On Sunday, I spoke about how hope is a trickier thing than we usually give it credit for. Since it’s a fluffy word that’s easy and inspiring to throw around, actually defining it or (harder) developing it isn’t something we consider.
In this first week of advent, we are led to consider Christ’s return, believing what we say in our creed—that he will come again to judge the living and the dead. Thinking of the apocalypse in a season normally reserved for happy elves and chestnuts roasting on an open fire may seem strange, but it’s the second coming that ought to stir most acutely in is a sense of hope. In my sermon, I laid out three conditions for hope:
- Hopefulness requires a lack. To desire something in the future, there must be some present restlessness or dissatisfaction. If we are content with how things are now, we won’t hope for something that has yet to come.
- Hopefulness cannot exist amidst despair. If we reach a point when we have given ourselves over to cynicism or apathy, we will let go of our belief that one day things will be different. And hope is lost.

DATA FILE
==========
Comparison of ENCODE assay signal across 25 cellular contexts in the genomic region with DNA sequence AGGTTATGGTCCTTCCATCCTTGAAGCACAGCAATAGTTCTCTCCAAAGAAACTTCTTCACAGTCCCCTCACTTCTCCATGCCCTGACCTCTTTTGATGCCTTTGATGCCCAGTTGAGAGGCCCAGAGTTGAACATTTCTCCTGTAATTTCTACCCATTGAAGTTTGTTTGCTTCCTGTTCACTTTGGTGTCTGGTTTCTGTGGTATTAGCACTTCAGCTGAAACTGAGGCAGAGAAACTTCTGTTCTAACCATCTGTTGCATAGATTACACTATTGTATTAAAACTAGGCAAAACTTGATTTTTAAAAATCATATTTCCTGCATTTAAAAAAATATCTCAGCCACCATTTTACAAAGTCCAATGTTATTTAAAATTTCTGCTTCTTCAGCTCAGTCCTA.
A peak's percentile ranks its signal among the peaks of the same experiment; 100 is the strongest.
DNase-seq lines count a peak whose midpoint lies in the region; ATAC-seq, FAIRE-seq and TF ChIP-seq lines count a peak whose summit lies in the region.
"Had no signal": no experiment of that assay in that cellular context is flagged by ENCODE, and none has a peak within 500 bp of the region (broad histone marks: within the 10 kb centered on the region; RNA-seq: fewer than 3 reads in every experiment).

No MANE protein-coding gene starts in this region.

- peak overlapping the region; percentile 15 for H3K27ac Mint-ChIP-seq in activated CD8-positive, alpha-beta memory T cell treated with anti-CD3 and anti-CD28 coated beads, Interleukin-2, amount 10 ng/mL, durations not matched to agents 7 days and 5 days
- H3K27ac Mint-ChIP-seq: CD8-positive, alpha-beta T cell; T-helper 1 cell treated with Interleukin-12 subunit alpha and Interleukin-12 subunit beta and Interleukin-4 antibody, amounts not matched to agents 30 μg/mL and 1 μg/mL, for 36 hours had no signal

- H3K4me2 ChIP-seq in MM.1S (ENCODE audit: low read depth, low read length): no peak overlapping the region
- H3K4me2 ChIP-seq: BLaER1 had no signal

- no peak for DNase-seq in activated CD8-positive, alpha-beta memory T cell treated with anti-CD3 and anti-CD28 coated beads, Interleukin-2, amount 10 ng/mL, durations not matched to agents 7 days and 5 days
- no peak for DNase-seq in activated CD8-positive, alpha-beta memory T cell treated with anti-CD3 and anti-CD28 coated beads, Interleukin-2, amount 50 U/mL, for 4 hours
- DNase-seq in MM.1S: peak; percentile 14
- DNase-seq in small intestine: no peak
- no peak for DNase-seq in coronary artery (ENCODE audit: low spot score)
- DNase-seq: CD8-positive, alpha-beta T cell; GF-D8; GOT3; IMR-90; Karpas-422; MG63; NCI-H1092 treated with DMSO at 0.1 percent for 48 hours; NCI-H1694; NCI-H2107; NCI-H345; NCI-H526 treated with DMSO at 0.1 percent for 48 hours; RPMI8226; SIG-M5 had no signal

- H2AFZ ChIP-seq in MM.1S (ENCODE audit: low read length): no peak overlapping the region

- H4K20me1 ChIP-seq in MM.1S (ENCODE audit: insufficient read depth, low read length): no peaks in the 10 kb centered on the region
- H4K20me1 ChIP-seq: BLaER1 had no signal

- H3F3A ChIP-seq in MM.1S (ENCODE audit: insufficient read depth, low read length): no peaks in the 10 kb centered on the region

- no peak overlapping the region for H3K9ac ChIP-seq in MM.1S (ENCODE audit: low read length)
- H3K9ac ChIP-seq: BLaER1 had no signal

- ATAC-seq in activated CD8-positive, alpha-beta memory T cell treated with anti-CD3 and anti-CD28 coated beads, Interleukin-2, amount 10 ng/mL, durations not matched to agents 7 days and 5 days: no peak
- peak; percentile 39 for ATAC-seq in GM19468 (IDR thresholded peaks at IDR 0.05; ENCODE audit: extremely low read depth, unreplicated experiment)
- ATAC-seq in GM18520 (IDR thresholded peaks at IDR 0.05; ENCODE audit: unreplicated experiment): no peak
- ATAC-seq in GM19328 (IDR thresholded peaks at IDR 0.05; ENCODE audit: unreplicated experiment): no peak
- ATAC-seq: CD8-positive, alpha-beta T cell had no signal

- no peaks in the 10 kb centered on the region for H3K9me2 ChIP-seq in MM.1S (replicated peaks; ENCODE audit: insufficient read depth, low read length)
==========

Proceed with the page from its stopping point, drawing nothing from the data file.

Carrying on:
- Hopefulness requires preparation. If we are not ready for the one who is coming, we won’t look forward to his arrival.
This week, I’ve been thinking about which of these three most apply to me right now. There have certainly been seasons of life for each of them. Right now though, I would have to say it’s that third one. The truth is that I’m a spiritual procrastinator. I always find a way to place one more task or one more priority in front of worship or prayer. I feel hard wired to achieve and I’m always working with a ticking clock in my head: get these last papers graded, make dinner, pick up the house. There’s always one more thing to do.
And of course that’s true and as it should be. Part of our calling as co-creative stewards of God’s good creation is to bring order out of chaos and set things right. But when we allow the daily onslaught of activity to crowd out our central focus on Christ’s call for us to join with him in the work of his kingdom, then all our best work is ultimately futile.
Our devotion, Preparing for Jesus, is helping me return again and again to this purpose and settle my heart again back into a ready hopefulness. I pray that this week you are examining your own heart and discovering again the great hope we have in Jesus, the one who saved us and the one who has promised to come again to reign eternally. Amen!